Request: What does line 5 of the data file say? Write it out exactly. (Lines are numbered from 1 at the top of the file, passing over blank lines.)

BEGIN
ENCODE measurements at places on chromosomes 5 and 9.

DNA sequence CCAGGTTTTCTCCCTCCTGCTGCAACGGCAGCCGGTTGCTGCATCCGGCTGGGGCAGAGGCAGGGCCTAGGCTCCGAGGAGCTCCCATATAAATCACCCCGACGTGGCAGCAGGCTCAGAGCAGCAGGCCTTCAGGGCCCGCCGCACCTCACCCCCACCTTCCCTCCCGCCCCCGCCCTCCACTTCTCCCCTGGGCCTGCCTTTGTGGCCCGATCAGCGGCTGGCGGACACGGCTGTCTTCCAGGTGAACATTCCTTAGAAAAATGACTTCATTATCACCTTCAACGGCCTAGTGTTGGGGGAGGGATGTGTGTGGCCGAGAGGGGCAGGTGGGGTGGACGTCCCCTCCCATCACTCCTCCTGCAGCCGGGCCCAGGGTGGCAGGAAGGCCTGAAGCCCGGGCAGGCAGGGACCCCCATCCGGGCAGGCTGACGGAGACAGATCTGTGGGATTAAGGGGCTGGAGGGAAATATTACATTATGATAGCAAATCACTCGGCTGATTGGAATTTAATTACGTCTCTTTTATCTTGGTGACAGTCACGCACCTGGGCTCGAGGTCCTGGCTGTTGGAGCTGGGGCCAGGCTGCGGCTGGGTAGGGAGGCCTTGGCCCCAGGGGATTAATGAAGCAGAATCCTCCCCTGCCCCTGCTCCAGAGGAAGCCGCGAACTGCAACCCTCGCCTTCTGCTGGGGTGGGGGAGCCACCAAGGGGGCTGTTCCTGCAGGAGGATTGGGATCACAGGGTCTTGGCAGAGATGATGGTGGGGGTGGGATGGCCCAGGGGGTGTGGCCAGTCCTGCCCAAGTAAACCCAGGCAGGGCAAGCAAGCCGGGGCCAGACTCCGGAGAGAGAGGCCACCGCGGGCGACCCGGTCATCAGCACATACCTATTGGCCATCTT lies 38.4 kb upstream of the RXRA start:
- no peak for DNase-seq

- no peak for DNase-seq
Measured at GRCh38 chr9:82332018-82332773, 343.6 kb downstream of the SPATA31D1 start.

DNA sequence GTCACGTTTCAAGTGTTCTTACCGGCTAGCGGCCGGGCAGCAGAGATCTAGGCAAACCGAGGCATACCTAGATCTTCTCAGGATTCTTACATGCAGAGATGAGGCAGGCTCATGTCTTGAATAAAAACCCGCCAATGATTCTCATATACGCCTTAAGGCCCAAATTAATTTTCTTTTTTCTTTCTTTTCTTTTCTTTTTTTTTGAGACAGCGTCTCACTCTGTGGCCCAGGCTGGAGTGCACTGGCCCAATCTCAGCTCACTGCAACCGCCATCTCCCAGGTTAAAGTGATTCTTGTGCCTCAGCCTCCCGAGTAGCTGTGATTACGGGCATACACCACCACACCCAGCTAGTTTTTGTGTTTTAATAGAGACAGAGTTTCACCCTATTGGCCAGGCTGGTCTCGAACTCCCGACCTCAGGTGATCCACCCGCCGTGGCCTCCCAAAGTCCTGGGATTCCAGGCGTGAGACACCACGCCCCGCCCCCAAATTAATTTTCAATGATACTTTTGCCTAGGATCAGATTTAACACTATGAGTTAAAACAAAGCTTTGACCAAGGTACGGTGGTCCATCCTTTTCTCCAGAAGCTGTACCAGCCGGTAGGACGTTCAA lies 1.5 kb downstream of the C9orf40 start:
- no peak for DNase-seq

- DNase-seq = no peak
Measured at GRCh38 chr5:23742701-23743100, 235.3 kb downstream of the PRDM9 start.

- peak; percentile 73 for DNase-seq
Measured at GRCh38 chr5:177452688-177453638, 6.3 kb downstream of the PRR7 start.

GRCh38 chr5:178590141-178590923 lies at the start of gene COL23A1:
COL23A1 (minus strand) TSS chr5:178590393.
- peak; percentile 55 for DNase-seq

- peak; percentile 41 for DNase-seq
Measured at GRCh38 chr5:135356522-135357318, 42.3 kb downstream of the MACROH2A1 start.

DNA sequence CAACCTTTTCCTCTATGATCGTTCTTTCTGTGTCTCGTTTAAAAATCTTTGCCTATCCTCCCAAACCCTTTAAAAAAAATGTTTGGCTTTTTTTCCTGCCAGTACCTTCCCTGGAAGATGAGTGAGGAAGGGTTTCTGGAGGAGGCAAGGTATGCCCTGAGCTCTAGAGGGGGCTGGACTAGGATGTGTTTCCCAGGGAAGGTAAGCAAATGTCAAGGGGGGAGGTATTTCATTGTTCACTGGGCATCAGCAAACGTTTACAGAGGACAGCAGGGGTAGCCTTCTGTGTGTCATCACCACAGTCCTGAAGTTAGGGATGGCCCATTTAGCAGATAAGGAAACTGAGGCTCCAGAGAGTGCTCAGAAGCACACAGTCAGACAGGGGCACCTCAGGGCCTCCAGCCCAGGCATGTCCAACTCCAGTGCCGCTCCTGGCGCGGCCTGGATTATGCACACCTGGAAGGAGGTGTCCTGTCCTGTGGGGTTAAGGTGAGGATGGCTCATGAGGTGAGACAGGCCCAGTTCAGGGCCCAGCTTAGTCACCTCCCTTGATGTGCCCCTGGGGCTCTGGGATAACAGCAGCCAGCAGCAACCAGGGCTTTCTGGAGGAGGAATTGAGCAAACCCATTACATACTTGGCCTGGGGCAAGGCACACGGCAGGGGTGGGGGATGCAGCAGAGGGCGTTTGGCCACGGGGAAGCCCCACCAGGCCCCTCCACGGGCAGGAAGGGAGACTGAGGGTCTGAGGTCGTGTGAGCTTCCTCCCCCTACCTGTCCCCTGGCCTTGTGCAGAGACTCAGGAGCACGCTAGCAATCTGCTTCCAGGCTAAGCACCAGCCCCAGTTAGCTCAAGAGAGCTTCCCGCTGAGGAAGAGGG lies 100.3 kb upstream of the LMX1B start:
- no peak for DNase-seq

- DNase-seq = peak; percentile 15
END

Measured at GRCh38 chr9:82332018-82332773, 343.6 kb downstream of the SPATA31D1 start.